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The lion’s share was reserved for whites.) The extreme concentration of citizens trying to pursue subsistence farming here has perforated the landscape with divots, caused by rampant soil erosion.In 2015, only 31 percent of the local working-age population was employed.
Now we’ve returned from California and moved into a construction site. One night, I come home and am bewildered to see what looks like a pile of car parts in the living room. For the first time, I see my husband truly furious. To Aiden, I’ve realized at last, my efforts feel like an attack on the core of his being.
I wished so much that I could have met Ruth, my mother in law. The front door opens into the living room — an ironic name for such an uninhabitable place. There are LPs, stained mattresses, mountains of canned food, ripped cushions, dog crates, and hundreds upon hundreds of boxes. Each stratum we uncover reveals more of the woman who raised my husband — a woman whom I will otherwise never know. ” “There could be something important buried here,” he says. As I start sifting, I try to think of something to say. In the Xhosa culture, the transition into manhood is marked by a month of instruction from elders, who teach the teens how to be a father, a husband.
The day Ruth died, her family just locked up the house and walked away. I only know that Ruth’s house feels like a map of a disturbed mind. The box is full of dead palm fronds from the yard outside, carefully folded and packed. Dakwa is a community volunteer who spends a lot of time trying to make circumcisions safer, running seminars near the Eastern Cape town of Flagstaff, teaching traditional surgeons how to safely dress wounds.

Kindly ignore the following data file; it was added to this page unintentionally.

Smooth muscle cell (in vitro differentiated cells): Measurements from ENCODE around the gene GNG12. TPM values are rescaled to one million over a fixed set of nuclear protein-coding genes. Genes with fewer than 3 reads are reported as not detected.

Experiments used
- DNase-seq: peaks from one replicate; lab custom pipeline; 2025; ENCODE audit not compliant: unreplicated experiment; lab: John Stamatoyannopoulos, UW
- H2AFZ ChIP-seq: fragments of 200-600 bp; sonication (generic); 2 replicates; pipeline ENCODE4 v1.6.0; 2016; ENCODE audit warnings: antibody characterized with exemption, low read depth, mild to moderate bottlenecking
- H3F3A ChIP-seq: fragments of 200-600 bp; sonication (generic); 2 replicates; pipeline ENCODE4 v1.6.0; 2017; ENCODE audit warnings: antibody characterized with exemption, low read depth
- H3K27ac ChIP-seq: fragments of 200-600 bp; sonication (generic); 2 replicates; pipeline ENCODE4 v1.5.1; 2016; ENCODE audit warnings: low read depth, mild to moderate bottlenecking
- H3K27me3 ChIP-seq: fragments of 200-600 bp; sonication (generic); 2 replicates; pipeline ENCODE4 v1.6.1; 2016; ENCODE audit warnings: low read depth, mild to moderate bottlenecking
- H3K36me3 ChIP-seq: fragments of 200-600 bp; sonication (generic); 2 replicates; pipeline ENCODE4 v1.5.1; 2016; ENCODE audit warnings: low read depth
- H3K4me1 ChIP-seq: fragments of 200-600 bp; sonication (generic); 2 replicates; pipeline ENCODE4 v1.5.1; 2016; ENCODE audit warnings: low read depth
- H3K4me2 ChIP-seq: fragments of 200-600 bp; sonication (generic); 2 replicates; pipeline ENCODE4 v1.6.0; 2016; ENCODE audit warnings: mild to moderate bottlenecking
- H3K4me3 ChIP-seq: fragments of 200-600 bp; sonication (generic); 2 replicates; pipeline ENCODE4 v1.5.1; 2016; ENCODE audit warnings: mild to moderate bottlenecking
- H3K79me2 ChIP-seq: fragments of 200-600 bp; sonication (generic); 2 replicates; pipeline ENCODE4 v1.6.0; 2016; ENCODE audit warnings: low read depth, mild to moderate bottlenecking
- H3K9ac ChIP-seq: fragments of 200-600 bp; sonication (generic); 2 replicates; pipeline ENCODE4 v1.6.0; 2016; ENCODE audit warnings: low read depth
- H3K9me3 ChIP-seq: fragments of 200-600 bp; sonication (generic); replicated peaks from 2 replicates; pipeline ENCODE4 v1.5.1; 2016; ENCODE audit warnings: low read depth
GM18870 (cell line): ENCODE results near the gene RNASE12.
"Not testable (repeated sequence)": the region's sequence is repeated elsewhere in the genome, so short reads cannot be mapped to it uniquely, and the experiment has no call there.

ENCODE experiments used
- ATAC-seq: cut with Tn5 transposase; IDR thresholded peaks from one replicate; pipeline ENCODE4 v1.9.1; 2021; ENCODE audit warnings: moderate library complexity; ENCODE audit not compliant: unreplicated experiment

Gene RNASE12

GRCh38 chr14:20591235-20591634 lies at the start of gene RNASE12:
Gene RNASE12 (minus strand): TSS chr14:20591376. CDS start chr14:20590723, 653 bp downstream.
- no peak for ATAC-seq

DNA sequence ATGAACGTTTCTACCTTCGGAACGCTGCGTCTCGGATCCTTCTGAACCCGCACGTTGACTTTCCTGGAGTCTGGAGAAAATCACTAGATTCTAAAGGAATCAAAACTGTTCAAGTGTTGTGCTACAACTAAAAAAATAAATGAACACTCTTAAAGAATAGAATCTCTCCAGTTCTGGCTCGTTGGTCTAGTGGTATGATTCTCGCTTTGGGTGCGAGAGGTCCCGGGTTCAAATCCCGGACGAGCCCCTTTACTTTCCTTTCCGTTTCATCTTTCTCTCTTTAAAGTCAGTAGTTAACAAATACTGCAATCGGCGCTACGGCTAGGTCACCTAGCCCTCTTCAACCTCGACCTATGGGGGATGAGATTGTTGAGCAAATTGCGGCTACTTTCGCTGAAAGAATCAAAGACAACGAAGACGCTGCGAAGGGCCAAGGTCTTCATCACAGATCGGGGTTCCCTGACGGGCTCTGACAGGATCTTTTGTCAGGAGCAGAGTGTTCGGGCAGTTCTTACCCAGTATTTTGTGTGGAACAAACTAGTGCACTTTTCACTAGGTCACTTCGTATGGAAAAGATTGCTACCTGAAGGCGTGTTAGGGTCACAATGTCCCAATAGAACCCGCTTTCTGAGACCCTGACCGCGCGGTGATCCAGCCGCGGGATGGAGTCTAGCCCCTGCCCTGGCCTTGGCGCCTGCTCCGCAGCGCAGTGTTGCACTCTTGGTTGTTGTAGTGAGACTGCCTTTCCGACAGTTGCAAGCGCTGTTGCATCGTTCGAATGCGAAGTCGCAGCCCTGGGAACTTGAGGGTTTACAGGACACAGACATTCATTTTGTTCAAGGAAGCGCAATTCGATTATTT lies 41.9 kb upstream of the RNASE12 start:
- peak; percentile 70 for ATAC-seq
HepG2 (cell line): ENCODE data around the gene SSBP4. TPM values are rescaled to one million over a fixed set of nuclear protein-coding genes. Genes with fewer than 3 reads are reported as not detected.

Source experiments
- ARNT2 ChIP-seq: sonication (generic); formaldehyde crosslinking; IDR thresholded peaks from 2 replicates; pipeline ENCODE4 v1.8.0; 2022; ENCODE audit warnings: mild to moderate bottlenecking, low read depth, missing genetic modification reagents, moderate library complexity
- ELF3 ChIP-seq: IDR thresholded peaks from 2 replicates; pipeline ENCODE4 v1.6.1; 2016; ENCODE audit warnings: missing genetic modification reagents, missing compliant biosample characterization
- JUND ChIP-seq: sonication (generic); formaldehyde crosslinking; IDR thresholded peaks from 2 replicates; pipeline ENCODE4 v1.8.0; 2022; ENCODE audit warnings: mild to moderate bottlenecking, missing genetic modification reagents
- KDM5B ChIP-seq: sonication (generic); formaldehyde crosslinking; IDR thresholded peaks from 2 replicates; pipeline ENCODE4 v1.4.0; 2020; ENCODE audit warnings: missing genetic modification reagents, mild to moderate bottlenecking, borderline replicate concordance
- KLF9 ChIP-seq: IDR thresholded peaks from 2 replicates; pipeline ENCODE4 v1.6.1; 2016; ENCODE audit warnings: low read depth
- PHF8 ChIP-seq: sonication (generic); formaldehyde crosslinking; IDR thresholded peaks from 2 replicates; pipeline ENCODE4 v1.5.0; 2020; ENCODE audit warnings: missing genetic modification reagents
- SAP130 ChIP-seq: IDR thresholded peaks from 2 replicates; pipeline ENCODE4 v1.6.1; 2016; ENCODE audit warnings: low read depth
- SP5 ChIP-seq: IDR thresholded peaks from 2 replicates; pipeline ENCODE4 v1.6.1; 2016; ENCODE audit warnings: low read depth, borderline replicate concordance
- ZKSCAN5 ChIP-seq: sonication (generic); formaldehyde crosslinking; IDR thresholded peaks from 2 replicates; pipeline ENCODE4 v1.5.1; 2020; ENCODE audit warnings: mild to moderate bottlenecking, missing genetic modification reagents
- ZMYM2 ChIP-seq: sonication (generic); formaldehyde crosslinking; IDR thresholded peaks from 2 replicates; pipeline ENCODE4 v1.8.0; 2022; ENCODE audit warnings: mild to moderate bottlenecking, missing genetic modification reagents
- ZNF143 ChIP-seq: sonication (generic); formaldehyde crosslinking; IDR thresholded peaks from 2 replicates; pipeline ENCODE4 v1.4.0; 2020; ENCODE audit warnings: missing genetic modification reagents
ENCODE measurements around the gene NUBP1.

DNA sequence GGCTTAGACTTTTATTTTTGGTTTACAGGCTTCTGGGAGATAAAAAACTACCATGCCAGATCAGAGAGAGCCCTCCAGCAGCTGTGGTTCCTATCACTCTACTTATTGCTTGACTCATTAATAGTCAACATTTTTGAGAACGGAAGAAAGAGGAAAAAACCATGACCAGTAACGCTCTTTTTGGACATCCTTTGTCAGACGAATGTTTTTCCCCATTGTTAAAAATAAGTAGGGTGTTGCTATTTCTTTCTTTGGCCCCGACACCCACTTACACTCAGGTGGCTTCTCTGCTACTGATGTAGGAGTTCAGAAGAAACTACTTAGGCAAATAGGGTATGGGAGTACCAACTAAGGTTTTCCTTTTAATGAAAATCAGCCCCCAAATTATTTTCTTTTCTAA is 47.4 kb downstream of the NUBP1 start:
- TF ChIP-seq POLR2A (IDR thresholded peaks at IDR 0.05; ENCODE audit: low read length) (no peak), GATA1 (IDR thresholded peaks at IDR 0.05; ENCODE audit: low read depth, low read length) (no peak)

here’s a snapshot Aiden took of me a few days after our wedding on Christmas Eve, 2009. I knew she was a bright, adventurous woman who never found work to suit her lively intelligence. No one, I think, should have to clear out a parent’s house alone. I haven’t yet heard of obsessive-compulsive hoarding. Back in the den I find Aiden crouched down, frowning at the heaps of crud that we’ve hacked out of the floor. The Xhosa boys are also circumcised during this time, and most years these schools make headlines because dozens of the boys die during the process. It is customary for the patriarch in a family to send a boy off, but Nkqinqa’s father has not been a part of his life for several years, and three of his uncles are dead.
I’m standing outside his mother’s house wearing disposable coveralls, gloves, and a particulate mask. She was a 1960’s housewife fascinated by history and art and ideas. She suffered from untreated depression and agoraphobia. I have no idea that there’s a clinical name for what I’m looking at. “We need to go through all this by hand,” he says earnestly. So a neighbor named Patrick Dakwa has agreed to take responsibility for him.
When Dakwa returns later for an inspection of all the boys’ progress, he observes that Nkqinqa is faint and unresponsive. Urine no longer is discharged from his urethra, seeping instead out of other parts of the shaft.